Tuesday, November 24, 2015

Evenwel and Minority Representation

David Gans

Next month, the Supreme Court will consider Sue Evenwel’s bid to change the way state and local governments draw election districts.  Demanding that state and local governments across the nation change the way they draw legislative lines, Evenwel argues that it is unconstitutional for states to draw districts based on total population, creating districts of substantially equal numbers of people.   Evenwel’s arguments—which fly in the face of our Constitution’s promise of equal representation for all—would undermine minority representation both in Texas, the state Evenwel is suing, and throughout the nation.  Recent events in Yakima, Washington, provide a good example. 

The town of Yakima—an agricultural community 140 miles east of Seattle—is forty percent Hispanic, but, until this year, had never elected a person of Hispanic origin to the town’s city council.  This year, a federal district court held that Yakima’s at-large system of elections for city council violated the Voting Rights Act by denying Hispanic voters an equal opportunity to elect their candidate of choice, and ordered the town to draw single-member districts composed of substantially equal population.   Earlier this month, in elections held under these court-ordered boundaries, three Hispanic candidates won election to office, ending the exclusion of Hispanics from elected office.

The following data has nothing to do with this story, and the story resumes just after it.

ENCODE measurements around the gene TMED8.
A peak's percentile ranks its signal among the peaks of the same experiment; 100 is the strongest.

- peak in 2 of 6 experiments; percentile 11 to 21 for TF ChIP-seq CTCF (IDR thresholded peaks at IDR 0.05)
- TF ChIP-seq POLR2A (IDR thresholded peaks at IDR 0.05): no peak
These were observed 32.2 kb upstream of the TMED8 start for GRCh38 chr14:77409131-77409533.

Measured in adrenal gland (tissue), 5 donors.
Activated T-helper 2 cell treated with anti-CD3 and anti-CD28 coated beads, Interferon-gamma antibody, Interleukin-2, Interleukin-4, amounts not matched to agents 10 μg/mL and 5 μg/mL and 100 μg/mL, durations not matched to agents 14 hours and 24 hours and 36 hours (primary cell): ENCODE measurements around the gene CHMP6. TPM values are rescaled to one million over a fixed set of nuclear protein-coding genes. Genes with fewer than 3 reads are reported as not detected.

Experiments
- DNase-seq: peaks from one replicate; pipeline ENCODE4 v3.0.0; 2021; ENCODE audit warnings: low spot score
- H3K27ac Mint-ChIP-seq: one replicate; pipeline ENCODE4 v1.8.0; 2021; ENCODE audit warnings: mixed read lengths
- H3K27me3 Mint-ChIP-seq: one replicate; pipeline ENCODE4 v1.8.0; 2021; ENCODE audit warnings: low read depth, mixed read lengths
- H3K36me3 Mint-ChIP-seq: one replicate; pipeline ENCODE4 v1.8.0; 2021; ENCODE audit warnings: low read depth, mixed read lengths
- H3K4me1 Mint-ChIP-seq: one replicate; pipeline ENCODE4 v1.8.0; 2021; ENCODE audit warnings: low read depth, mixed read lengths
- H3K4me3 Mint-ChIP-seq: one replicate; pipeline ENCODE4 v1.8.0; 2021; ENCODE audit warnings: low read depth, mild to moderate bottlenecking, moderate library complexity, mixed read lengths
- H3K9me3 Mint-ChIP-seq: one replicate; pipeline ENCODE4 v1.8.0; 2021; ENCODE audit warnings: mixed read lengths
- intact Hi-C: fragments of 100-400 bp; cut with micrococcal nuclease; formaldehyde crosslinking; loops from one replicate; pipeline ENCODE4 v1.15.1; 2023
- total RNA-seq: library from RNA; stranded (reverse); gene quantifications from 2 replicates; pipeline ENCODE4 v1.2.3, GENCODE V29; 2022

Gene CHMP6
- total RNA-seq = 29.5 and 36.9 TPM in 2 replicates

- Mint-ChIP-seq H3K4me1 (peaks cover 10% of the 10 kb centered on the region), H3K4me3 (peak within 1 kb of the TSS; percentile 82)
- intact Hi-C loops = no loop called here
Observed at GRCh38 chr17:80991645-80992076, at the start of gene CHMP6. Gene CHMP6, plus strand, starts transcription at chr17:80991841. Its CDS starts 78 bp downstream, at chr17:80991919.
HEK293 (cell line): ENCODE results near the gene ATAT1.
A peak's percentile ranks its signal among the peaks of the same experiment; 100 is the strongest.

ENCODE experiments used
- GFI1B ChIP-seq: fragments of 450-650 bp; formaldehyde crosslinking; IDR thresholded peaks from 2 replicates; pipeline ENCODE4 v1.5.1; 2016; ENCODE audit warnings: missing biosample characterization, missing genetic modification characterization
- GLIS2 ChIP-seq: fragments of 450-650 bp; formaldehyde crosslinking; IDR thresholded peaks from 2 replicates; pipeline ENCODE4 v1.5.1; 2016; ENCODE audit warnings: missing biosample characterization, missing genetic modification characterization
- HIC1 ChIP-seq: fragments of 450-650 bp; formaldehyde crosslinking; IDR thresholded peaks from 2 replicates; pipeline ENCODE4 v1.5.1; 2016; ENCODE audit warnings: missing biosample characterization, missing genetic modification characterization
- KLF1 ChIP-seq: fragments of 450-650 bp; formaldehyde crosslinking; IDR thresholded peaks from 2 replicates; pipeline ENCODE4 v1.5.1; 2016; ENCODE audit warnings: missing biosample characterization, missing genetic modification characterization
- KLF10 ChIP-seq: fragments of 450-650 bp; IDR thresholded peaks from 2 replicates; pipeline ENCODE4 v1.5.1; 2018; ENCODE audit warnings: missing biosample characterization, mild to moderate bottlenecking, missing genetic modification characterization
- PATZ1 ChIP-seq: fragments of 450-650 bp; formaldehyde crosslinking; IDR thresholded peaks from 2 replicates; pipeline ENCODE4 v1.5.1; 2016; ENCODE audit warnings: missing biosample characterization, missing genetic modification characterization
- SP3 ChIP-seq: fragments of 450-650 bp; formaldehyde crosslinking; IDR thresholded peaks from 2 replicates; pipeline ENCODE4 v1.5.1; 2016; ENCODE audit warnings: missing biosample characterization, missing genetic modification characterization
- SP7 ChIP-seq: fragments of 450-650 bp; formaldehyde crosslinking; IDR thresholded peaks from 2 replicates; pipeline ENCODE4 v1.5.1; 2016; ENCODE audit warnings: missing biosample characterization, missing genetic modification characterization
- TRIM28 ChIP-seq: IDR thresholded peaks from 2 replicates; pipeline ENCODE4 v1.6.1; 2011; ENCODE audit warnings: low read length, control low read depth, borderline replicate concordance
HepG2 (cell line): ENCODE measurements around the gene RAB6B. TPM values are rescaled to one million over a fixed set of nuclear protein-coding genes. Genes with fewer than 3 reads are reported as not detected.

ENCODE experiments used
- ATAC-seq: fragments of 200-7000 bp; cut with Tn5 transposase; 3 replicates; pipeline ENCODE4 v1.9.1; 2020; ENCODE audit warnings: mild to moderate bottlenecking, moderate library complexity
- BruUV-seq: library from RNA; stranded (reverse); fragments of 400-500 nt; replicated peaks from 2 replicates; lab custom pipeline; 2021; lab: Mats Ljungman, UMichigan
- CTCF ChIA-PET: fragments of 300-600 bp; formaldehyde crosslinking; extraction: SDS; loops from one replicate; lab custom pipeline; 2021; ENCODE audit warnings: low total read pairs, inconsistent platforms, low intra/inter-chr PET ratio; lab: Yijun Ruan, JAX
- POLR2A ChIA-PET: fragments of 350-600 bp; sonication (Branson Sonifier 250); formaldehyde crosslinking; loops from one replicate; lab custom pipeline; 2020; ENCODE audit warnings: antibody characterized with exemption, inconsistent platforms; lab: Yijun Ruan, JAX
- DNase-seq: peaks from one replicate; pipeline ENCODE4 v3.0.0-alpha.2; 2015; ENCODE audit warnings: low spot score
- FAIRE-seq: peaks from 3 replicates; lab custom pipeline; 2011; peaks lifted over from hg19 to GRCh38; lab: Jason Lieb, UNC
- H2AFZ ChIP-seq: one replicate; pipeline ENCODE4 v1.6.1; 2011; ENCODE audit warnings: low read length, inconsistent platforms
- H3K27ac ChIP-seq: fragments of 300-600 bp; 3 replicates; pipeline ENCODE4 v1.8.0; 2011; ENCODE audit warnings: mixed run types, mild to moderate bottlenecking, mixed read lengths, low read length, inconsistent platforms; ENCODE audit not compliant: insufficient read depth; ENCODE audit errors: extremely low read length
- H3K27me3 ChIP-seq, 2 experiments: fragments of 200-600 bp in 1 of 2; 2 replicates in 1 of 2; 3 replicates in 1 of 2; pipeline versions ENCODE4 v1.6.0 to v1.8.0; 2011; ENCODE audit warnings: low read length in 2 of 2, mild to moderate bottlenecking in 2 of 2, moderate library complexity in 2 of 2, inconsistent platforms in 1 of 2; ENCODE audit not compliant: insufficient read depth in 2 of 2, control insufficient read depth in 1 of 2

But the town of Yakima is now using every avenue to undo these historic gains, claiming—as Evenwel does—that the Constitution does not permit state and local governments to draw districts composed of substantially equal numbers of people if those districts do not contain approximately the same number of eligible voters.   Yakima argues that the Hispanic voters’ claim under the Voting Rights Act should be dismissed because creating single-member districts in order to make it possible for the Hispanic community to elect its candidate of choice would result in “severe malapportionment of eligible voters.” Represented by defense counsel in the Voting Rights Act litigation, Yakima has even gone  so far as to file an amicus brief in the Supreme Court supporting Evenwel’s attack on the principle of equal representation for equal numbers of people. 

As this example illustrates, Evenwel’s far-reaching arguments, if accepted by the Court, would  not only wreak havoc with our democracy, requiring states to change the way they draw district lines, but it would also make it harder to draw election boundaries that ensure that racial minorities have an equal chance to elect representatives of their choice.  Evenwel’s argument would undermine the protections afforded by the Voting Rights Act and take political power away from urban population centers where racial minorities overwhelmingly live, giving it to whiter, more rural areas.  This is no accident.    Ed Blum—the mastermind behind Evenwel’s case—wants to stop states from creating majority-minority districts that help ensure equal political opportunities for all regardless of race.  Denying equal representation to unnaturalized immigrants, children, and others who lack the franchise won’t alone accomplish Blum’s goal, but it would make it harder to draw election boundaries that ensure that minorities have a fair chance at the polls.  Among the losers—if Blum succeeds in eliminating the guarantee of equal representation for equal numbers of people—will be racial minorities in places like Yakima, who will, once again, find it harder to have their voices heard.  

David Gans is the Director of the Human Rights, Civil Rights and Citizenship Program at the Constitutional Accountability Center and a co-author of CAC's brief in Evenwel v. Abbott.  This post is cross-posted at Text and History.  

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